I’m happy to.learn the concept of “Positive pain” through you today, thank you, Chip. And thanks for your nice words!

  9. Part of the experience of going to amusement parks is standing in lines. It builds anticipation of a ride that only going to last a minute or two.

    I agree with Colin in that I’m not a fan of standing in line, and most people would probably say the same thing. But this is the rational person speaking. “Standing in line is work, so I don’t want to do it,” I’m sure most everyone would tell a researcher.

    Solution: get rid of lines! Again, it’s a rational decision. And it might work, except…

    Consider what the amusement park experience would be like without any lines. Better, right?

    I say no, even as someone who hates lines. In fact, I have bad “line karma” which means any line I stand in automatically get slower. (Fortunately, I have great “parking karma” as a counterbalance.)

    For many years I spent a week each summer traveling to amusement parks with my son. I loved going, and so did he. We still tell stories about that really hot day at 6 Flags when there were not enough buses from the parking lot, and “Dad went crazy.”

    We avoided multi-hour lines, but it wasn’t uncommon for a popular ride to have waits of 30 minutes to an hour. How did we spend that time? Talking, people watching, looking at the monitors which built anticipation of what’s to come. (These days you’d have to add smart phone usage to the list, of course).

    What kind of experience would it have been if we just reserved a spot in a virtual queue for all the rides. We could have “finished” our experience must faster, but at what cost? Let’s say there are 10 rides we want to go on. Each one takes 2 minutes or so. With some great scheduling (analytics, hello), and some time for food, we could be in an out of the park in just one hour.

    Is this a better experience for the attendee? For the park owner?

    For more on this here is an article worth reading:

    And the closing comments:
    “Ushering guests through too many attractions too quickly, and a new set of problems is created. Visitors might get bored if they see everything too fast. And during busy times, crowds could end up clogging stores, restaurants and avenues instead of queues.

    “The flow within a park assumes a certain number of people will be standing in line, more so during peak periods than nonpeak periods,” said Joni Newkirk, a former senior vice president at Disney who now runs a consulting firm called Integrated Insight. “You take them out of line, and where do they go?”

    Food for thought before automating away all the “positive pain” that Sampson advocates. Low effort doesn’t always mean a better (emotional) experience.

  10. I never thought I would see a discussion extolling the relative virtue of line-ups….

    Standing in lines is indeed part of the customer experience – but not a positive one. I’m not convinced that there is much ‘positive pain’ in the process. That being said, these new approaches seem to underscore that principle that every process can be improved.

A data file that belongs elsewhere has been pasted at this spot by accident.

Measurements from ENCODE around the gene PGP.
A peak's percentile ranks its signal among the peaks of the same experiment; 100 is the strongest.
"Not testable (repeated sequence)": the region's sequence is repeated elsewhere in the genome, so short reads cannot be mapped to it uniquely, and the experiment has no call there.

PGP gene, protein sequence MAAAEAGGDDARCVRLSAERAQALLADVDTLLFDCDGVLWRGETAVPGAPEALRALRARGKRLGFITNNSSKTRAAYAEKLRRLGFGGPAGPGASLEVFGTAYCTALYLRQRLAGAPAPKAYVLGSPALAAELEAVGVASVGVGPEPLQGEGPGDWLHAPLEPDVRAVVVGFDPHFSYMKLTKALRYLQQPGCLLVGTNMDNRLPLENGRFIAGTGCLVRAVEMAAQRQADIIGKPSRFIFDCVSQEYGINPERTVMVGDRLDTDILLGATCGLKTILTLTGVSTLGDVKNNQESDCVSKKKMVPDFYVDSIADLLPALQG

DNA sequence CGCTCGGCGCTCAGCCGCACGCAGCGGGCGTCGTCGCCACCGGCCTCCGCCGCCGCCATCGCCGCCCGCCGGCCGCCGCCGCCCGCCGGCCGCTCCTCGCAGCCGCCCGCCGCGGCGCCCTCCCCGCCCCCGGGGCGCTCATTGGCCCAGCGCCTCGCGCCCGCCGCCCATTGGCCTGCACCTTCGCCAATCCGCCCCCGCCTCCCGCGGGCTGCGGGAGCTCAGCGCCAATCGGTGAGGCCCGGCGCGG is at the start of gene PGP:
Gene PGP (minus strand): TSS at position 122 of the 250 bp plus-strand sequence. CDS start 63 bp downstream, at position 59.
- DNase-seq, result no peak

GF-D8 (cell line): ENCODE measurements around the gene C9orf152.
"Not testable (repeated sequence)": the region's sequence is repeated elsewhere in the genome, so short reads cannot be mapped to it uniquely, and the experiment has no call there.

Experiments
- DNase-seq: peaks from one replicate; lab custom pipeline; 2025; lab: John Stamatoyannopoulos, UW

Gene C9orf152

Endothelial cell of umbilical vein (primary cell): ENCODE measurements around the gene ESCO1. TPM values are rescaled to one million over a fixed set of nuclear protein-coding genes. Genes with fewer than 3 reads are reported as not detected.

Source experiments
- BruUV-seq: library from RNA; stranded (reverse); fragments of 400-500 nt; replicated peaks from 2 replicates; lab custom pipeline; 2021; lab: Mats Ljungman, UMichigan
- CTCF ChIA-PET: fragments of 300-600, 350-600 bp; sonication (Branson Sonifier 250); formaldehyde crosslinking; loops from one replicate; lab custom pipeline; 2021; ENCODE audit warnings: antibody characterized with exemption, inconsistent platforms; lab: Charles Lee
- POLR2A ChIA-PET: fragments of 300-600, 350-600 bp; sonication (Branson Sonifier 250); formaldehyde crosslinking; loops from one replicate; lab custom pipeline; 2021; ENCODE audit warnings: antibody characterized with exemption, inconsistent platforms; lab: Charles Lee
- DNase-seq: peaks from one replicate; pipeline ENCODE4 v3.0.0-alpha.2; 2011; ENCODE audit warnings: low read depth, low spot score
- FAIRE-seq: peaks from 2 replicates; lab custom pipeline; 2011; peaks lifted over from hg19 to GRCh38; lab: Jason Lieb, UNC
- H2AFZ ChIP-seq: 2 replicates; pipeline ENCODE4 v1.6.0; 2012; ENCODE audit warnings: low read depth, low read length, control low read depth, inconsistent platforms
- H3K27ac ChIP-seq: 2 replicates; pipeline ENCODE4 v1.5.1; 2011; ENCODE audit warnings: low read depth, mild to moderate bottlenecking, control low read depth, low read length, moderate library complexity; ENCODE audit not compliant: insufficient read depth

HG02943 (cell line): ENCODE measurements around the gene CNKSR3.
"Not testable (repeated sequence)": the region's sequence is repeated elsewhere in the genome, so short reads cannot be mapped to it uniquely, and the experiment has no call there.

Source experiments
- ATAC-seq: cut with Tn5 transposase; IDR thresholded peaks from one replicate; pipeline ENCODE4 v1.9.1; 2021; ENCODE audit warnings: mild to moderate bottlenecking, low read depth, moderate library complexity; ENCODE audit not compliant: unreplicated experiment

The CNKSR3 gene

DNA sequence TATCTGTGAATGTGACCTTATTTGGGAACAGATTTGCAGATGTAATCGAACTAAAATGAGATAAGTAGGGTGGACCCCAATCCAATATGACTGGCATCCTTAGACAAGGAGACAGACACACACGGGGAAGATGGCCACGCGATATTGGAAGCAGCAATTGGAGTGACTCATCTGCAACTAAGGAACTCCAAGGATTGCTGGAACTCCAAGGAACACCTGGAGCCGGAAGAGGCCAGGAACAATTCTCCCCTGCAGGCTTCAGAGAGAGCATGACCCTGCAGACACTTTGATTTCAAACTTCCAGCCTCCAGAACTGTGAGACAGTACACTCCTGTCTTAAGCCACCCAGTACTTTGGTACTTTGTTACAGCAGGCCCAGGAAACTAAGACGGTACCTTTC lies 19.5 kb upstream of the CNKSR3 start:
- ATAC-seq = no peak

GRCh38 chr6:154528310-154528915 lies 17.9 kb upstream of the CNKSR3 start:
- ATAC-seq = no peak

Restaurants have been doing this forever. “Would you rather wait here, or go into the bar to have a drink.” Airlines have learned that people are far happier for longer periods of time when you stick a TV in front of them.

  11. Now, Shaun. Surely you remember the eager wait and ambivant anticipation of your date coming down the stairs after you arrived on time to take her on a date. What respectable girl was ready to go the precise minute her date arrived? And, what would a concert be like if the main attraction was already on stage when you got to your seat? Five star restaurants bring you “compliments of the chef” appetizers and apertifs while you wait for your gourmet meal to be prepared. They know that dining is different than eating and pace should be a part of the gourmet experience. If you wanted fast food you would not have gone to place with china, crystal and a wine steward! Trailers, overtures, foreplay, warm-up acts are all examples of the careful and important management of anticipatory sets. To use the words of former Starbucks CEO and founder Howard Schultz on the orchestration of the Starbucks experience, might you be missing the “theatre and magic” of experiences that leave it enriched, not just efficient? Granted every experience need not be laced with magic–pumping gas, picking up your dry cleaning, or visiting an ATM. But, some experiences–clearly the ones in the MAGIC Kingdom–are worth crafting with enrichment in mind. And, wait management is a part of that process.

  12. Point taken Chip! (although the 20 minutes of interrogation and intimidation by my girlfriend’s father was decidedly not positive.)

    Given the choice though, I would still put my money on an amusement park with no lineups over one with a 30 minute wait for each ride. I would choose a Starbucks where I watch the barista over one where I stand in line for ten minutes before I get to the barista part. I would frequent a high-end restaurant and enjoy the pre-meal banter, but not one with a half-hour delay in getting a seat.

  13. Shaun,

    Personally, I’d say you represent quite a number of people’s preference nowadays: minimum or zero waiting time; I’m with you.

    May I ask you two questions:

    1. On what occasions or under which conditions, you’d allow yourself to wait voluntarily?
    2. What are the most memorable experiences in your life, if you don’t mind to share a couple (either as a customer or personal)?


  14. I think we are starting to miss the original point. Technology doubtlessly improved the customer experience in this case. End of story.